I’m currently undecided on what to do from here. Do I continue with the fire and sarcasm? Do I curb the enthusiasm and start being politically correct? I shared a meaningless joke on facebook and apparently shocked more than a few folks (really guys?) hence the reason for this blog post (that and my sweet & talented author friend Michelle Davidson Argyle wrote a post on a similar issue here that got me thinking).

 It’s funny to me that a good majority of people will respect and appreciate brazen sarcasm until it flows in their direction. You either like my sharp wit, or you don’t. I’m an equal opportunity offender: I don’t care who you are, or why you think you’re special. I’ve certainly had my rear-end handed to me on numerous occassions. Consider it a character-building experience.

This is a subject that will affect all of you writerly folk at some point, so even if you’re not published yet, you’d better start thinking about it now. I’ve been told that it can affect how agents and publishers see you when they are deciding whether or not to sign your work. Clearly it didn’t affect me all that much because I believe my publisher read through some rather snarky blog posts here at The Asylum, before signing me—though, I don’t know this for sure, you’d have to ask them.

Why is there a zombie picture to the right of this little rant? Well, what qualifies a zombie as a zombie?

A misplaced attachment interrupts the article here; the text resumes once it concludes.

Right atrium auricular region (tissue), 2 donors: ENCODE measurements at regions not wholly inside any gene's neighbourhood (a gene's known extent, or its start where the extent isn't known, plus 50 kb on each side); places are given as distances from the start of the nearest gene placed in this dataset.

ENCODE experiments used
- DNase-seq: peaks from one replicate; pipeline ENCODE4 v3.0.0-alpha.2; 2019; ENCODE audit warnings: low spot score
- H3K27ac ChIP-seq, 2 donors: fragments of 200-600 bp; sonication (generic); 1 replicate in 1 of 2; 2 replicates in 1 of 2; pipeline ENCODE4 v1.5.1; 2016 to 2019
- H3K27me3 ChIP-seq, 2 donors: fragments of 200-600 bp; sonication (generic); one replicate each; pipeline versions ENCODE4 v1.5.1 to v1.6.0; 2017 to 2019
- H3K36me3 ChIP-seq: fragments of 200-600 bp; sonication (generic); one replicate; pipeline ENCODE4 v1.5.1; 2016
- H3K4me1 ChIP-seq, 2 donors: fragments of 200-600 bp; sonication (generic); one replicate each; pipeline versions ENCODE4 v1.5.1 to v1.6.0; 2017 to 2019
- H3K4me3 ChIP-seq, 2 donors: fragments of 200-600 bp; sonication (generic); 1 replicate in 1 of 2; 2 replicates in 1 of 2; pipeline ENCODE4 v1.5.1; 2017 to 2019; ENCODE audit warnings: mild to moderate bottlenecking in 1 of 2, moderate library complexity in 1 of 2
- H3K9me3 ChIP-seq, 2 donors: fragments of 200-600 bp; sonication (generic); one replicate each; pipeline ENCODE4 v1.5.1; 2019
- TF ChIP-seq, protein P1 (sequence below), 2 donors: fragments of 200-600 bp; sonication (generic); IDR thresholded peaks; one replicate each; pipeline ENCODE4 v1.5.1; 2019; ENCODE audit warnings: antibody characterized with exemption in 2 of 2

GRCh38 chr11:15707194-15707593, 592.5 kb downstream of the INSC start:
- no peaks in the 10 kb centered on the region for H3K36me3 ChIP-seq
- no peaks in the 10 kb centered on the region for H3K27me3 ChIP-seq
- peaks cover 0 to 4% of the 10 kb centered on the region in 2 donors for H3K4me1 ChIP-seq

No pulse
No brain
No sense of humor
No sense of taste (braaaaiiinnnss)
A tendency to eat other people for dinner
A tendency to repeat things
A tendency to mindlessly wander after people with brains 
A cold heart
Cold-blooded (OK, it’s more like jello…but you get the point)
Damn near impossible to discourage from attacking

Soooo…do I need to explain?

I think Scissor Sisters said it best, “It’s a bitch convincing people to like you. If I stop now you’ll call me a quitter. If lies were cats you’d be a litter.”

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The Telling

“Dialogue should simply be a sound among other sounds, just something that comes out of the mouths of people whose eyes tell the story in visual terms.”  ~Alfred Hitchcock

It’s interesting that, as an author, you learn things about yourself through reading and listening to how your readers interpret your work. For instance: I have always loved horror, but didn’t realize how much of it I’d put into Guardians until I read two reviews that highlighted the “brutal aesthetic” present in Son of Ereubus.